Courtesy of the United States Marine Corps
Lieutenant General Samuel L. Howard, who in thirty-eight years of Marine corps service, amassed a record of distinguished and outstanding military achievement, died on October 12, 1960 and was buried at Arlington National Cemetery. In the early stages of World War II, General Howard commanded the Fourth Marine Regiment on Bataan and Corregidor from December 7, 1941 to May 6, 1942. For distinguished service in that bitter encounter, he was awarded the Navy Cross.
His citation reads in part, “…Colonel Howard successfully and efficiently employed his force in the defense of Olongapo until ordered to withdraw. The Regiment was then shifted to Corregidor where it rendered outstandingly courageous service in the defense of the beaches of that island fortress…
“During the prolonged siege, Colonel Howard commanded all beach defenses…Although exposed to many and repeated bombing and strafing attacks, and terrific artillery bombardments, Colonel Howard displayed outstanding qualities of courage, leadership and efficiency under most difficult and hazardous conditions.”
Born on March 8, 1891, at Washington, D.C., General Howard was graduated from the Virginia Military Institute in 1912. He was commissioned a second lieutenant in the Marine Corps on May 11, 1914, at which time he reported for duty at the Marine Officers' School, Marine Barracks, Norfolk, Virginia. Following completion of his studies he joined the First Brigade Marines at Port au Prince, Haiti, for his first tour of foreign duty.
In December, 1916, he went to sea as a member of the Marine Detachment aboard the USS Wyoming and remained on sea duty for almost three years, assuming command of the Marine Detachment, USS Georgia in 1917, and the Marine Detachment on the USS New Mexico in 1918.
Two years of recruiting duty in Richmond, Virginia, and a year at the Marine Barracks, Washington, D.C., preceded the General's second tour of foreign duty, this time with the Second Brigade Marines in Santo Domingo.
Returning to the United States in August, 1924, he served at the Marine Corps Base, San Diego, California, with the Fourth Marine Regiment until assigned to the Field Officers' Course, Marine Corps Schools, Quantico, Virginia, the following year. Upon graduation in May, 1926, he was assigned to duty at Marine Corps Headquarters, Washington, D.C., where he was a member of the War Plans Section, and later a member of the Major General Commandant's Department.
In June, 1929, General Howard joined the Garde d'Haiti where his duties for the next years included Chief of Police and Department Commander, Port au Prince, Haiti. He was returned to the U.S. and assumed duties with the First Battalion, Seventh Marines, until August, 1934, at which time he was again transferred to Marine Corps Headquarters. The following four years found the General performing the duties of Executive Officer, Division of Operations and Training at that Headquarters.
In June, 1938, he was ordered to the Naval War College, Newport, Rhode Island, as a student in the Senior Course. Following graduation, the General joined the Second Brigade, Fleet Marine Force, as Commanding Officer, Sixth Marine Regiment later becoming Brigade Executive Officer, and finally Division Chief of Staff of the Marine Division.
Eight months prior to Pearl Harbor, General Howard went to China to take command of the Fourth Marines at Shanghai. In late November, the Regiment was withdrawn from China, and arrived in the Philippines on December 2. Five days later, General Howard and the Regiment began the fight that lasted until the fall of Corregidor in May, 1942.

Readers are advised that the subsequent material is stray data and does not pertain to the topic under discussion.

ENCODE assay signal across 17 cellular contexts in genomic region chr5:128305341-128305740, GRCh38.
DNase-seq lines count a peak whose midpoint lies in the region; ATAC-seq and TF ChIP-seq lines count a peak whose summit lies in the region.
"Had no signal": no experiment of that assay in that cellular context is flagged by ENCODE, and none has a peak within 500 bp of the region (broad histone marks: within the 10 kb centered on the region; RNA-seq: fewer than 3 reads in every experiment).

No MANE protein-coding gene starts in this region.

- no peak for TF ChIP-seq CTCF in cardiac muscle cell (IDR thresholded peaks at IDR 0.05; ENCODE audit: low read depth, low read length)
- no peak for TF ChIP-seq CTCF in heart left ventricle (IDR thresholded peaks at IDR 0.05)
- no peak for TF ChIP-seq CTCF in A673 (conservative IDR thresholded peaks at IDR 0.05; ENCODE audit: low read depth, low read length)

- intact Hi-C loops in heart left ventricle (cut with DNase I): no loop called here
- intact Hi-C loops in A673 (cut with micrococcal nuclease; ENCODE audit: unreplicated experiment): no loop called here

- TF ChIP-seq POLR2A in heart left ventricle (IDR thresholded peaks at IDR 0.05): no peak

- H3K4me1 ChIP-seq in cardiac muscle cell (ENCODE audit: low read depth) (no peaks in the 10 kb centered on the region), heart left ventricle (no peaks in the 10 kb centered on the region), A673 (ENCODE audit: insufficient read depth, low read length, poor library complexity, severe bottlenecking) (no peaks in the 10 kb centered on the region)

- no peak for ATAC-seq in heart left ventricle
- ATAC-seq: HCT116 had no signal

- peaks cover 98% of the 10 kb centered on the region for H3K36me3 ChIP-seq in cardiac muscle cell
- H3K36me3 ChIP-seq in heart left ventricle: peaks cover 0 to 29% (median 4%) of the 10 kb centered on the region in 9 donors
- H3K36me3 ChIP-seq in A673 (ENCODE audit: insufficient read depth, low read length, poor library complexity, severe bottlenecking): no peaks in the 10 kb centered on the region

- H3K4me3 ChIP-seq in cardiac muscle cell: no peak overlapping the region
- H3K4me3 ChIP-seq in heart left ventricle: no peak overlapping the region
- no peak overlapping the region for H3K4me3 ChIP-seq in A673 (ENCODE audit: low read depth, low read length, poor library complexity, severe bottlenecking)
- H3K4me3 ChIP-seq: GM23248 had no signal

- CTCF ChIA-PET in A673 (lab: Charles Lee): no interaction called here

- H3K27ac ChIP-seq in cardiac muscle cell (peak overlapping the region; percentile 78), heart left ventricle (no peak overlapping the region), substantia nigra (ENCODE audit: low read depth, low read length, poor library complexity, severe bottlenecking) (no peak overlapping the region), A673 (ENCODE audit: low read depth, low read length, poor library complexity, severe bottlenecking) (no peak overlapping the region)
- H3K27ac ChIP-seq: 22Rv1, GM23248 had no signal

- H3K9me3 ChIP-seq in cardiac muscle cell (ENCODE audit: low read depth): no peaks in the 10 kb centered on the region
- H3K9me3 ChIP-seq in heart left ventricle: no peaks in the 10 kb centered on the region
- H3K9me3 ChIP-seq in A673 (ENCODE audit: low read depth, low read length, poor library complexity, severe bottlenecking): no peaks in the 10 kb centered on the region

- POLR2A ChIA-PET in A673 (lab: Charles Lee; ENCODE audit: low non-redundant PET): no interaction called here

General Howard remained a prisoner of war until liberated in August, 1945. He was returned to the United States, and after several months, was ordered to the Marine Barracks, Parris Island, South Carolina, as Deputy Commanding General.
Returning to China in September, 1946, General Howard assumed command of the First Marine Division (Reinforced) with headquarters in Tientsin. Upon withdrawal of the First Marine Division from China in June, 1947, he was transferred to Pearl Harbor to become Commanding General, Marine Garrison Forces, Pacific, which post to held until September 1, 1948, when he returned to the United States. On September 10, 1948, he was ordered to Headquarters Marine Corps, Washington, D.C., as President of the Naval Examining Board and President of the Marine Corps Reserve Examining Board. He remained at that post until assuming his final duties of Inspector General of the Marine Corps on June 6, 1950. He retired from the Marine Corps on March 31, 1953 and was advanced to the grade of lieutenant general.
In addition to the Navy Cross, his decorations and medals included the Purple Heart, Philippines, 1942; Army Distinguished Unit Badge with Oak Leaf Cluster, Philippines 1941-42; Haitian Campaign Medal, Haiti 1915; Expeditionary Medal with two Bronze Stars, Haiti 1915-16 and 1929-31, Dominican Republic 1922-24; Victory Medal with Atlantic Fleet Clasp, 1918; American Defense Service Medal with Bronze Star; Asiatic-Pacific Campaign Medal with one Bronze Star; Philippine Defense Ribbon with one Bronze Star; World War II Victory Medal; Haitian Medal of Honor and Merit; Haitian Distinguished Service Medal and Diploma; and the Grand Gordon of the Cloud and Banner, China.
Michael Robert Patterson was born in Arlington and is the son of a former officer of the US Army. So it was no wonder that sooner or later his interests drew him to American history and especially to American military history. Many of his articles can be found on renowned portals like the New York Times, Washingtonpost or Wikipedia.
Reviewed by: Michael Howard